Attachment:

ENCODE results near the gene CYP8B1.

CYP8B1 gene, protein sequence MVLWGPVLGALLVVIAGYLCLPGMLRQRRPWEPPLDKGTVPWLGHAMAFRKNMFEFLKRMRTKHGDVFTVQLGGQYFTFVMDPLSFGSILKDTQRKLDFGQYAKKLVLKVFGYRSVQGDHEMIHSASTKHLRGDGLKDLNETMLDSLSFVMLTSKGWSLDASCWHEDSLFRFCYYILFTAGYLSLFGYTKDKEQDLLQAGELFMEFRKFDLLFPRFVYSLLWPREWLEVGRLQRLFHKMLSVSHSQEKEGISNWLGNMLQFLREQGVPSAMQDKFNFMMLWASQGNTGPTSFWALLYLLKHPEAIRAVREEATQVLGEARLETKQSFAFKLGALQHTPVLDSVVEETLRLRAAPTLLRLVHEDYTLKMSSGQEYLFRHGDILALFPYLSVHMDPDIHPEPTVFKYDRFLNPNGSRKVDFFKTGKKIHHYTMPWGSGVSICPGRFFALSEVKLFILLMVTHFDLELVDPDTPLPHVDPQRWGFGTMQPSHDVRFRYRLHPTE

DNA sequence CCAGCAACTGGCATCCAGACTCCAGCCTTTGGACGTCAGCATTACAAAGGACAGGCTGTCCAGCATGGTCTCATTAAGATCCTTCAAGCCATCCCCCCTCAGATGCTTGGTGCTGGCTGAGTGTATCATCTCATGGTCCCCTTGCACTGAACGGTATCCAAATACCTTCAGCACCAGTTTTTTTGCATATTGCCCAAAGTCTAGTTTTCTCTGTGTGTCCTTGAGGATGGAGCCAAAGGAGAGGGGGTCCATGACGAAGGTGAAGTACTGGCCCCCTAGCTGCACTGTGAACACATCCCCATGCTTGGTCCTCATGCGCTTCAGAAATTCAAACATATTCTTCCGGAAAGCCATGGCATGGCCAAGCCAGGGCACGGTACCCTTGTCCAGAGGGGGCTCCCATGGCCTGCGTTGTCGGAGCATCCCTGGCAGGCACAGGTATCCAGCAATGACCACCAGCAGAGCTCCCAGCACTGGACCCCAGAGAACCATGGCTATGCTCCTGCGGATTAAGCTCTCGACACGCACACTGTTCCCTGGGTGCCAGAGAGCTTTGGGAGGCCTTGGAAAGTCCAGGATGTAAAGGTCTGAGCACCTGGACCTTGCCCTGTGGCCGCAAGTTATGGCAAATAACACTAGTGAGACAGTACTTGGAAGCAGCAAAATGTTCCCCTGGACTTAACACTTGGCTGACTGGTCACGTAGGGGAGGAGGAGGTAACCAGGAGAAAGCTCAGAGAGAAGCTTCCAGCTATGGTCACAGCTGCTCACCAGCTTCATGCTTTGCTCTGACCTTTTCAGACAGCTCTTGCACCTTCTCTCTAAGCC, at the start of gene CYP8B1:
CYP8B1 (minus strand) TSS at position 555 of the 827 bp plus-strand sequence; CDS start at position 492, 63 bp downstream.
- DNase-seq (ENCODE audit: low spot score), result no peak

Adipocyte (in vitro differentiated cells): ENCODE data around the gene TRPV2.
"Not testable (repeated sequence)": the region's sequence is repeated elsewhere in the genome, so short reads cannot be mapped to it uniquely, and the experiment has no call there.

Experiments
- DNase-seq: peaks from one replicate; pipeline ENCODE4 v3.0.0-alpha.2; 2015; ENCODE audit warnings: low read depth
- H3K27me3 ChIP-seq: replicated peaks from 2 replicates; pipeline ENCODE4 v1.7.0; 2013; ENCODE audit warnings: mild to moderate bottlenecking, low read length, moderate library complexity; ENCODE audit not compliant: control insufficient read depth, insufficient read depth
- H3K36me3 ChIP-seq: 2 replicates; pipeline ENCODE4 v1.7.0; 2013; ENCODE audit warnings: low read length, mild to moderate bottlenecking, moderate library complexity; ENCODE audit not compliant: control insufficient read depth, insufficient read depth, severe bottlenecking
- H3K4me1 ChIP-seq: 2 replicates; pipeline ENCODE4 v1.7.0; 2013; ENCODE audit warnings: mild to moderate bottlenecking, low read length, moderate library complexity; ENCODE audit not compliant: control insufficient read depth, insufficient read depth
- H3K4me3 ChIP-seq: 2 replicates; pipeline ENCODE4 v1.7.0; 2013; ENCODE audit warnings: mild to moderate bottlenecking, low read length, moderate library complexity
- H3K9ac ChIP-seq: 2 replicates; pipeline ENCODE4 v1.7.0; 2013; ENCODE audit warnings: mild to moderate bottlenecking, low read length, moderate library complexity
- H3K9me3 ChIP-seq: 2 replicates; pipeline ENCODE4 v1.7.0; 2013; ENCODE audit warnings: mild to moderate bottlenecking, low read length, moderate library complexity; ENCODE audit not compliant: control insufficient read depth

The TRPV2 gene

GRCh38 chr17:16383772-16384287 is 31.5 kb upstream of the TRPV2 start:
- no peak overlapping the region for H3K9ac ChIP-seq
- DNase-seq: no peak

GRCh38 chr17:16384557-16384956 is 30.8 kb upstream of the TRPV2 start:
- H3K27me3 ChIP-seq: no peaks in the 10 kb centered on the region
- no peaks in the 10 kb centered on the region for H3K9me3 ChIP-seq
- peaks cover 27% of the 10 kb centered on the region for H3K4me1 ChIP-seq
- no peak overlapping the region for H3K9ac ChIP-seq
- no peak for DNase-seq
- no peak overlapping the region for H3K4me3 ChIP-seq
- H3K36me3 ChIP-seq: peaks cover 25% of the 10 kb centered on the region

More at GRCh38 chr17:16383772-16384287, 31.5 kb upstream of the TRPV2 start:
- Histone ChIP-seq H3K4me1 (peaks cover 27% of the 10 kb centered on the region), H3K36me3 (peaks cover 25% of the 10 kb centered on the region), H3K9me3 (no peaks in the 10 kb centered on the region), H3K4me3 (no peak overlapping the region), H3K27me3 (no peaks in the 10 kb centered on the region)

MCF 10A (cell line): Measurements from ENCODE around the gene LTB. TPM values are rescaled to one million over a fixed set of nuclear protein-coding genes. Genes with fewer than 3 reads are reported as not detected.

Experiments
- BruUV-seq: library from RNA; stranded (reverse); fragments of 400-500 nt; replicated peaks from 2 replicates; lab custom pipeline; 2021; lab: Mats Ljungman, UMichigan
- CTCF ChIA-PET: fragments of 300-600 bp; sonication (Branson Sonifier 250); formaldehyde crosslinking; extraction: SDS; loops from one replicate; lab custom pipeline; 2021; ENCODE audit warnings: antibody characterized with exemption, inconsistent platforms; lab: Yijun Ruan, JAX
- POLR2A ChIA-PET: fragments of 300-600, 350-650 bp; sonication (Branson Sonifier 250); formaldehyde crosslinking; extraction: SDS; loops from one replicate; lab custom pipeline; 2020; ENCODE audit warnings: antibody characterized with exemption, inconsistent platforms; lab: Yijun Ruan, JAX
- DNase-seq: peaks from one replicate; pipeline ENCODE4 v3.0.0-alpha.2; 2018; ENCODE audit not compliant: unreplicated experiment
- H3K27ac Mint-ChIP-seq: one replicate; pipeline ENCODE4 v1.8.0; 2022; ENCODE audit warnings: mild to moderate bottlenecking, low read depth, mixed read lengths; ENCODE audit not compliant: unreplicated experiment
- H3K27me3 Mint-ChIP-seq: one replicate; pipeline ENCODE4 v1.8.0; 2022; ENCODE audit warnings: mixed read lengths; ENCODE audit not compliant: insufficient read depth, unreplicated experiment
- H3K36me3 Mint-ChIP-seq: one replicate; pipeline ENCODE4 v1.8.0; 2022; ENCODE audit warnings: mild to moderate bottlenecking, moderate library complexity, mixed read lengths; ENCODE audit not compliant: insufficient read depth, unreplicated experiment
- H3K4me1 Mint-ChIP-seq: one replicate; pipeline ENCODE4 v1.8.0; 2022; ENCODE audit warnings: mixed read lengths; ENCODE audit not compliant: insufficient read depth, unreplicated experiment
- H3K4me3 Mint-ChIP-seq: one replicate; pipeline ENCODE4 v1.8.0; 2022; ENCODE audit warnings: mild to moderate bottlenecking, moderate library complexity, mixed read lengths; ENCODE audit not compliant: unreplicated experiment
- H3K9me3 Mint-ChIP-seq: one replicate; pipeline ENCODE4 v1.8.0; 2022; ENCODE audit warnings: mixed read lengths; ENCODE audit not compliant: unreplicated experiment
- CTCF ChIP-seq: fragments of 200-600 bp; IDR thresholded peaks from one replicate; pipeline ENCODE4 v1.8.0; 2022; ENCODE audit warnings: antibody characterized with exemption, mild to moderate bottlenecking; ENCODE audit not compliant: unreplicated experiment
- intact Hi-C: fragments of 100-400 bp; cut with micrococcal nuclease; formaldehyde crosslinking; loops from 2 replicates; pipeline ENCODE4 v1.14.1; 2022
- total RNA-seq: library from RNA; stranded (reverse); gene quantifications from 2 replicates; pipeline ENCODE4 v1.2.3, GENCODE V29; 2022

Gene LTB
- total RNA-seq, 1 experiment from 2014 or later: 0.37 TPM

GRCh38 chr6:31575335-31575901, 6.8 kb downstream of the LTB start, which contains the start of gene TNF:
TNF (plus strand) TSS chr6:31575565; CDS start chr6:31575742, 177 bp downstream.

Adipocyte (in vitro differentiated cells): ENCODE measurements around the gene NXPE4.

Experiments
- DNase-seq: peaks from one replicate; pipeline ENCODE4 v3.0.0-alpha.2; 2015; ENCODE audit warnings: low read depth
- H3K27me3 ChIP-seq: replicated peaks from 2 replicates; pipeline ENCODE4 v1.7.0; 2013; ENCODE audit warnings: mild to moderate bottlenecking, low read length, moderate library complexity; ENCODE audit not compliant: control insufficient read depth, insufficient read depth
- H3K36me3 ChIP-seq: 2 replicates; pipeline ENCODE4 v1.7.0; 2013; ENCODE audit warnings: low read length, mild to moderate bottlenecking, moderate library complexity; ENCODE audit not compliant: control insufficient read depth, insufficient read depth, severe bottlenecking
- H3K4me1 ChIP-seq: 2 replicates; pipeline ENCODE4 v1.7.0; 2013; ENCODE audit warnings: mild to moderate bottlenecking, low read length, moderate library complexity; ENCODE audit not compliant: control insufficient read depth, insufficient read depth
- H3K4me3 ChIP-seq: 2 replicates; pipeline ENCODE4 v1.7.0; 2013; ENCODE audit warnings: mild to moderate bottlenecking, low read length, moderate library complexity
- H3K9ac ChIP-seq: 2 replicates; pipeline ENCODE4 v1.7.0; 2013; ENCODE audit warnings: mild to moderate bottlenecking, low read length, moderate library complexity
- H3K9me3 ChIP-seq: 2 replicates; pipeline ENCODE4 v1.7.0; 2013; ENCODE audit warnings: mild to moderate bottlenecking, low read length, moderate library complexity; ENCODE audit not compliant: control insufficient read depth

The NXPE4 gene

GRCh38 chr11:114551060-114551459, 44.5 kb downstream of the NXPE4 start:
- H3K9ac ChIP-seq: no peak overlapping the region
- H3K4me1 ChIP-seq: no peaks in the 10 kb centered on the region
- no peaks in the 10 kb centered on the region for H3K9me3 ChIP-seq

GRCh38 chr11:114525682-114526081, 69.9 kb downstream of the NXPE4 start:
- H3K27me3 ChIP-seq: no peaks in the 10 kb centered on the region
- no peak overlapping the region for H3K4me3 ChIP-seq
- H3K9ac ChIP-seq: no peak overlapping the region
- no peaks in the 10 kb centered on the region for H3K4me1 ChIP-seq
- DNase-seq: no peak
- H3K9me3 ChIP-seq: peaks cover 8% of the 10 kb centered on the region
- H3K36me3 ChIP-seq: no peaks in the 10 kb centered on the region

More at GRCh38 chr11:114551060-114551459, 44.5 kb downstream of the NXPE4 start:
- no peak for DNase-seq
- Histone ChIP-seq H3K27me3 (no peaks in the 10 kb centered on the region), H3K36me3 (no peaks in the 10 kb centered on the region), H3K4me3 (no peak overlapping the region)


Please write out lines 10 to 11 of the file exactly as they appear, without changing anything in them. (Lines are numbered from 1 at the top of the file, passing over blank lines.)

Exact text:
- H3K27me3 ChIP-seq: replicated peaks from 2 replicates; pipeline ENCODE4 v1.7.0; 2013; ENCODE audit warnings: mild to moderate bottlenecking, low read length, moderate library complexity; ENCODE audit not compliant: control insufficient read depth, insufficient read depth
- H3K36me3 ChIP-seq: 2 replicates; pipeline ENCODE4 v1.7.0; 2013; ENCODE audit warnings: low read length, mild to moderate bottlenecking, moderate library complexity; ENCODE audit not compliant: control insufficient read depth, insufficient read depth, severe bottlenecking